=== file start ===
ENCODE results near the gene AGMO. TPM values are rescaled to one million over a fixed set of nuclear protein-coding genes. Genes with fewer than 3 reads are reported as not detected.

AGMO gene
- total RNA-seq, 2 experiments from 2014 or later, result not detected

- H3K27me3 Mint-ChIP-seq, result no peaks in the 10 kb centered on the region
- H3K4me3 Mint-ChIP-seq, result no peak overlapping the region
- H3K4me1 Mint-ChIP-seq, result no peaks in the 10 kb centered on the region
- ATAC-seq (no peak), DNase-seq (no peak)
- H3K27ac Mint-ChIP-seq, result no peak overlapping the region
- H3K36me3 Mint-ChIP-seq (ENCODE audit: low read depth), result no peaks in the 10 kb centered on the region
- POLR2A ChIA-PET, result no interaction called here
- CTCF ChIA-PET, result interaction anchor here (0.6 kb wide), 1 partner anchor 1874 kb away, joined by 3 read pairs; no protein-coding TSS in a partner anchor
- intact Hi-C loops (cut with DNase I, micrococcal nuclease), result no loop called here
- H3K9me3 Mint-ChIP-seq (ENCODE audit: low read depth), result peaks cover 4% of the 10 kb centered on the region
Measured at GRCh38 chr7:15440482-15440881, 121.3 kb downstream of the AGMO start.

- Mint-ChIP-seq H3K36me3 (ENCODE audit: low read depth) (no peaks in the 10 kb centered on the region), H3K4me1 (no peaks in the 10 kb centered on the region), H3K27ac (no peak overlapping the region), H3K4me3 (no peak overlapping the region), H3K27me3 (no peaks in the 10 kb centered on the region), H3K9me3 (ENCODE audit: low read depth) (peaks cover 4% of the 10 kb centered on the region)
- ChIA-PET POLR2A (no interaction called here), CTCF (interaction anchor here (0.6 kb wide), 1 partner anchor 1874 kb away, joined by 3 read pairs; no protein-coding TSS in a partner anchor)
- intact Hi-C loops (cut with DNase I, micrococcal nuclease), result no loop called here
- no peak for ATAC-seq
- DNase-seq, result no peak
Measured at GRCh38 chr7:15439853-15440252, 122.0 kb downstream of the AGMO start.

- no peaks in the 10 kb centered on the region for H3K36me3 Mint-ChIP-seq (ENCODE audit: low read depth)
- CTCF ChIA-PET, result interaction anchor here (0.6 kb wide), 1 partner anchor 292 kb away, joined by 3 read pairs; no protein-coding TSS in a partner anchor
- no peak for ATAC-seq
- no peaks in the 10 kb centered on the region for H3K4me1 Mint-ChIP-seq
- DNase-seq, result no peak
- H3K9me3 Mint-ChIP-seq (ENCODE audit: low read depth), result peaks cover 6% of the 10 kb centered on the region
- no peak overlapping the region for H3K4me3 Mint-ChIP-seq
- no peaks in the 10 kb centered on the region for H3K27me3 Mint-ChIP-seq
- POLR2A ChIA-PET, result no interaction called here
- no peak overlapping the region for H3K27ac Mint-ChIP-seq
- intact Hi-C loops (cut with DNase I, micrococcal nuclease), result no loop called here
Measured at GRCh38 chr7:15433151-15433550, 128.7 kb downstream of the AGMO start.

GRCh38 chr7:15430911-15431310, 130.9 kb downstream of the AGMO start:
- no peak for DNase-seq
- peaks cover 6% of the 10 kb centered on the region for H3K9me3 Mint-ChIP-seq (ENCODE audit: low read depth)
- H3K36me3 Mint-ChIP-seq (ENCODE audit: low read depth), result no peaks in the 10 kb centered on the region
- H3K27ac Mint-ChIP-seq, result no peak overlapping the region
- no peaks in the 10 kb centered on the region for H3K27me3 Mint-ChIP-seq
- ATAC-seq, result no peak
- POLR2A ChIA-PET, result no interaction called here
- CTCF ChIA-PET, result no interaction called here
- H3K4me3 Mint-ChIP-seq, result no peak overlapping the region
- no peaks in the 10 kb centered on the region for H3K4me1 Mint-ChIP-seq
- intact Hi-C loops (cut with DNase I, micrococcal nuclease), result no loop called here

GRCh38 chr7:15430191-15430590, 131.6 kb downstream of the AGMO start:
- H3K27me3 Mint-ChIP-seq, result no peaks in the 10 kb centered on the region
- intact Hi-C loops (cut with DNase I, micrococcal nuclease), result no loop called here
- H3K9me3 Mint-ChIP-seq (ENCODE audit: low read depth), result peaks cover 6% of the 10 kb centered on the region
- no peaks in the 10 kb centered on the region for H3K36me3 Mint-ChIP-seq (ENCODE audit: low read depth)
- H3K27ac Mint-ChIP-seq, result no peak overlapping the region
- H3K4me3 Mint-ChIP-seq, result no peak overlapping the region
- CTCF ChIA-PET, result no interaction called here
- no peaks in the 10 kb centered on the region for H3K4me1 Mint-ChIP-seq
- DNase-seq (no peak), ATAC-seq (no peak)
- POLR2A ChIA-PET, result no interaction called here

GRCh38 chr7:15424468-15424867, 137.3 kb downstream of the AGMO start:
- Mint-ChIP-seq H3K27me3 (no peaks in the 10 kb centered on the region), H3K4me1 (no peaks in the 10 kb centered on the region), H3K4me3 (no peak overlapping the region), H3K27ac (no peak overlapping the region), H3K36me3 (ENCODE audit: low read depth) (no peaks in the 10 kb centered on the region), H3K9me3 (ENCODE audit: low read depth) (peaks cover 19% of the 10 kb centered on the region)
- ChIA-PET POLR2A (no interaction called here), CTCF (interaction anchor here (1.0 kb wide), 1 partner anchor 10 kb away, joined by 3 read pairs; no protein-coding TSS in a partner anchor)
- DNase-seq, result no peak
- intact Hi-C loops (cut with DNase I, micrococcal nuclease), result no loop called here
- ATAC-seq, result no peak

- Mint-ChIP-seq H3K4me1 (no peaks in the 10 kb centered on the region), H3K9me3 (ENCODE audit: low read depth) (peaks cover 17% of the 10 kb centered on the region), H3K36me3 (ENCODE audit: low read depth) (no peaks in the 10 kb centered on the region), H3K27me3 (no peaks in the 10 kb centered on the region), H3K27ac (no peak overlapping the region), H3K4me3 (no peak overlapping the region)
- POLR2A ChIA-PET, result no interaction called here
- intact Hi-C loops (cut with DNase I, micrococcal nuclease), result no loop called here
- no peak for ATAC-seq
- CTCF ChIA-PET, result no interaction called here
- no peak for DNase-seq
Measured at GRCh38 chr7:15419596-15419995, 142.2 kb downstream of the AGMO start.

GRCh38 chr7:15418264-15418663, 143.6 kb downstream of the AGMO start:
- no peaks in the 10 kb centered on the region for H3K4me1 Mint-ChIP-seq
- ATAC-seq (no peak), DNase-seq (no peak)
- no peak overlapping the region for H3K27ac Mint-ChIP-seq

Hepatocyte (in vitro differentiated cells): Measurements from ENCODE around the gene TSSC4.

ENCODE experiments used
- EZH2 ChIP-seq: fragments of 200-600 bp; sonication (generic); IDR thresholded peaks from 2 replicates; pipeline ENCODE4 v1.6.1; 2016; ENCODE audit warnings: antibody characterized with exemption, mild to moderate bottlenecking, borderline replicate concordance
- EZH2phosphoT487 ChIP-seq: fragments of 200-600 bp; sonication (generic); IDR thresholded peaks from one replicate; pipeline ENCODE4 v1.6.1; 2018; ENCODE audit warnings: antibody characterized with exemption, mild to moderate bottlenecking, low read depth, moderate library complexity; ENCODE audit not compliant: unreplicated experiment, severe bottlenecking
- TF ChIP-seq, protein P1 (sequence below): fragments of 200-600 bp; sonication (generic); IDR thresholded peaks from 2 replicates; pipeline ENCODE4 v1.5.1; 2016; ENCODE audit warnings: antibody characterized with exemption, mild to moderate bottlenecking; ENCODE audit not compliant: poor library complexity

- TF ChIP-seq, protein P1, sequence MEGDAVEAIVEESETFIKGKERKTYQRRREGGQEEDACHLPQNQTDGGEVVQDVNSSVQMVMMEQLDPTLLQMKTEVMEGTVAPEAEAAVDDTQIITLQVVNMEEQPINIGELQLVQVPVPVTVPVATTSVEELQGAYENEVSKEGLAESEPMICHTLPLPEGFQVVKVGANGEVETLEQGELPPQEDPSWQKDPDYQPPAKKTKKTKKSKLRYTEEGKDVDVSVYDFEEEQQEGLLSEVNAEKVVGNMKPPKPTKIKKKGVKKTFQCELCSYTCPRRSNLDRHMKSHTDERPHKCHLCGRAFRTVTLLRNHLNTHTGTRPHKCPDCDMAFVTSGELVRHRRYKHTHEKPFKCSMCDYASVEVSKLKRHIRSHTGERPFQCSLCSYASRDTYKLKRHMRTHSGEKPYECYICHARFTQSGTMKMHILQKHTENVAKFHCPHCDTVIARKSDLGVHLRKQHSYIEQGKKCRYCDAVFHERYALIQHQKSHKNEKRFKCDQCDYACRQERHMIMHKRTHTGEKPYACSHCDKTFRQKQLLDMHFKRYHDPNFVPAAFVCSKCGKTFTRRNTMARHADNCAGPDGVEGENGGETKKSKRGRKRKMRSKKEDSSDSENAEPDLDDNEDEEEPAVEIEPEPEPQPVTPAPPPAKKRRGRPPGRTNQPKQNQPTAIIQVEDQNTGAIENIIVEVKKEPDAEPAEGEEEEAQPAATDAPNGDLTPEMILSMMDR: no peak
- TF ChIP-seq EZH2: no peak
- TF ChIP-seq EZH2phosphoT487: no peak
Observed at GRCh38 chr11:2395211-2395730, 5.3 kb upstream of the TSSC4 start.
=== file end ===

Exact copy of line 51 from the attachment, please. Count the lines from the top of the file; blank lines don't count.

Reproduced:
- H3K4me3 Mint-ChIP-seq, result no peak overlapping the region